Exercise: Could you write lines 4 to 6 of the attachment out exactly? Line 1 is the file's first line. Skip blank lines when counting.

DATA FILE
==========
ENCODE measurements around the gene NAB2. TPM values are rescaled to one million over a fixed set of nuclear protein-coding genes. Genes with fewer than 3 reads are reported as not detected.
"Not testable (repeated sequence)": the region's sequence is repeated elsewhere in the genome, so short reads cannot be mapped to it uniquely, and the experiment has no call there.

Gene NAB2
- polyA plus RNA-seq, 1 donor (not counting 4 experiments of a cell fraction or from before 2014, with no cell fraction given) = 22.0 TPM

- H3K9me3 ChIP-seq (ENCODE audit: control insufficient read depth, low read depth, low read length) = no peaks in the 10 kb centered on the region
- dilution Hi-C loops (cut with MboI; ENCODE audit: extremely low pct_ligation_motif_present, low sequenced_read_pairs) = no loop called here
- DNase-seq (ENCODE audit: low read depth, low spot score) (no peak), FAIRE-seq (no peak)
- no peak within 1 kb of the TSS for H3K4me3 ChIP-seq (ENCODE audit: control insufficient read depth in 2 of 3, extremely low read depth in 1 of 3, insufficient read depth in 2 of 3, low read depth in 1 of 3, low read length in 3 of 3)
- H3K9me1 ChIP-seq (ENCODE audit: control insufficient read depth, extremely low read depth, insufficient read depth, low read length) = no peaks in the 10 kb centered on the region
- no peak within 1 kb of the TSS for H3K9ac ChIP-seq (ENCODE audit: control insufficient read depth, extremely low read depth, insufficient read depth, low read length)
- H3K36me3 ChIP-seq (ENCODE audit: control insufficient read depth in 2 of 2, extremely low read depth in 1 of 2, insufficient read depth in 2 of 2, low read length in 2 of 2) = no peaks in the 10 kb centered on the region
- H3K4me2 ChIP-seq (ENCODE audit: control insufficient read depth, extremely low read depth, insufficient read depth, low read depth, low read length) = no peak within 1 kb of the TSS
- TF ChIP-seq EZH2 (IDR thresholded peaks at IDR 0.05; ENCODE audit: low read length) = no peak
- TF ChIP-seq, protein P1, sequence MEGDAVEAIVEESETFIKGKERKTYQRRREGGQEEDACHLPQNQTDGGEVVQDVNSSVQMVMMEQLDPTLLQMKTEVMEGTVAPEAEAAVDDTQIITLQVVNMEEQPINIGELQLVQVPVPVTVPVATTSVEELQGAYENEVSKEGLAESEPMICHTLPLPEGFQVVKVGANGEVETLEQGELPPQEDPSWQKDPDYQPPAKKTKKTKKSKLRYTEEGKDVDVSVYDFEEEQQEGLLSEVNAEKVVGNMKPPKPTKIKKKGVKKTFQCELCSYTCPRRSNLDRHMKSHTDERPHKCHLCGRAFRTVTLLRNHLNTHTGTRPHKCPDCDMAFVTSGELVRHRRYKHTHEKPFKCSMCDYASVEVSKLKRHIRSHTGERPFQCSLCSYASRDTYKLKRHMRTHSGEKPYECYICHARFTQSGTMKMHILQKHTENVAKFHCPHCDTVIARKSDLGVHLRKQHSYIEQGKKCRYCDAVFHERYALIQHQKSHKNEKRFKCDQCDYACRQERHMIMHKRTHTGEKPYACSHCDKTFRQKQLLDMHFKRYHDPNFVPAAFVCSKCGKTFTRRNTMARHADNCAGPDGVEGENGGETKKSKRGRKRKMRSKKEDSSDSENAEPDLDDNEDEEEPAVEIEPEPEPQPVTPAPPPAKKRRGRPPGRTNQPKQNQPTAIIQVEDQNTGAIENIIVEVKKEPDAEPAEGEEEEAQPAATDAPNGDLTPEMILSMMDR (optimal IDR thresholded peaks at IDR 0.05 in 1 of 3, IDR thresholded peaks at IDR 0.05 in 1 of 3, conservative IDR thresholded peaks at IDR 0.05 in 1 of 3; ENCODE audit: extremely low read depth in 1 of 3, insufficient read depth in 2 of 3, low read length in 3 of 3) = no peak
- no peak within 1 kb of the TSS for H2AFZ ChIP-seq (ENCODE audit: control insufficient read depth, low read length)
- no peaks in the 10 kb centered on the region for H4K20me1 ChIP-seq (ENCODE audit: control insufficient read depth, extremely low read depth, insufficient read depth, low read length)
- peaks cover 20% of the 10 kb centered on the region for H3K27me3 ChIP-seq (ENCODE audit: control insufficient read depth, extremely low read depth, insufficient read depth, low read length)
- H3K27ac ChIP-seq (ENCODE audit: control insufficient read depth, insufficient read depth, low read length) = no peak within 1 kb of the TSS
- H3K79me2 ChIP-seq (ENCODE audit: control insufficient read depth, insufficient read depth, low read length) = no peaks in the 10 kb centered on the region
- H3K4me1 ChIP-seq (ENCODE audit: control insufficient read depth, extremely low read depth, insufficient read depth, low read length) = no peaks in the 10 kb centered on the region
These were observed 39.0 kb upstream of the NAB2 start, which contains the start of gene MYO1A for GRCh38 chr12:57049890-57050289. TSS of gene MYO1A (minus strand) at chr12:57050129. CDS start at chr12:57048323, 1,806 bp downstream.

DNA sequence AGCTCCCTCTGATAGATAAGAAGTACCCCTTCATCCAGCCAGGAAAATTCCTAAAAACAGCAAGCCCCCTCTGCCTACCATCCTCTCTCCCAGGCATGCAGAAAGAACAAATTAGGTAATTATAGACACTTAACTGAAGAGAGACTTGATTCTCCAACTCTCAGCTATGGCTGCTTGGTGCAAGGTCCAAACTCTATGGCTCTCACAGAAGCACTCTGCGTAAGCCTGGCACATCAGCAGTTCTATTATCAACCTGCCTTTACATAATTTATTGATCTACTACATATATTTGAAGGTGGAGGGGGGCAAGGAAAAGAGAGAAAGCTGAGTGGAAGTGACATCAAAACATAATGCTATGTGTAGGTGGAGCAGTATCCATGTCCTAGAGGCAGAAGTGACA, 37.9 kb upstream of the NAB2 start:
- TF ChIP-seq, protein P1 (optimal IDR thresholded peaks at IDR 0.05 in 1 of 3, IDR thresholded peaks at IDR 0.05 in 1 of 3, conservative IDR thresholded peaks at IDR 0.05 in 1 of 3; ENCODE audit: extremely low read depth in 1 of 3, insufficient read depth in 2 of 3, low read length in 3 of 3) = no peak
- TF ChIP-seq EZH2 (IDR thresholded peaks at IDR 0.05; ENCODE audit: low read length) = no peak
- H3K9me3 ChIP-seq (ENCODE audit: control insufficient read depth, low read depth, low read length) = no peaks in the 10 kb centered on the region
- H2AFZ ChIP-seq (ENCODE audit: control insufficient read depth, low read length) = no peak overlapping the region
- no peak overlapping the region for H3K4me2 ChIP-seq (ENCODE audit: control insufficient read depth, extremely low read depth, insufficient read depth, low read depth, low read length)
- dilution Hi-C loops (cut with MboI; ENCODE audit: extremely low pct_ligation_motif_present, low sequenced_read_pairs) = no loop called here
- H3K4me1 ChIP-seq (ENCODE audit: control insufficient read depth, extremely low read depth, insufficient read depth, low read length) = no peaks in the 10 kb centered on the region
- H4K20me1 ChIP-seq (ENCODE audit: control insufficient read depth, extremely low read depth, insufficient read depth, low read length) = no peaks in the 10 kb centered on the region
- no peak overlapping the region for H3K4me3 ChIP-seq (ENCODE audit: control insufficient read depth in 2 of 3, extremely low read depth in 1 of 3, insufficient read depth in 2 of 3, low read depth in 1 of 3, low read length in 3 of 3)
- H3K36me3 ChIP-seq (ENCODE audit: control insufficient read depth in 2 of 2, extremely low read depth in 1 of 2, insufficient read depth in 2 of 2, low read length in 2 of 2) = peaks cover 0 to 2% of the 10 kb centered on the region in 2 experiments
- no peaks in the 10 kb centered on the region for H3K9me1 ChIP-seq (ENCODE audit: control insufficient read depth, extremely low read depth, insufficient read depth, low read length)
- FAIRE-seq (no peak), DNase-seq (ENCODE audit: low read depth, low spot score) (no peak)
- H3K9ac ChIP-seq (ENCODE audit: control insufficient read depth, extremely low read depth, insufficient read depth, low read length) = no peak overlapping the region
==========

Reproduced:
- polyA plus RNA-seq, 1 donor (not counting 4 experiments of a cell fraction or from before 2014, with no cell fraction given) = 22.0 TPM

- H3K9me3 ChIP-seq (ENCODE audit: control insufficient read depth, low read depth, low read length) = no peaks in the 10 kb centered on the region
- dilution Hi-C loops (cut with MboI; ENCODE audit: extremely low pct_ligation_motif_present, low sequenced_read_pairs) = no loop called here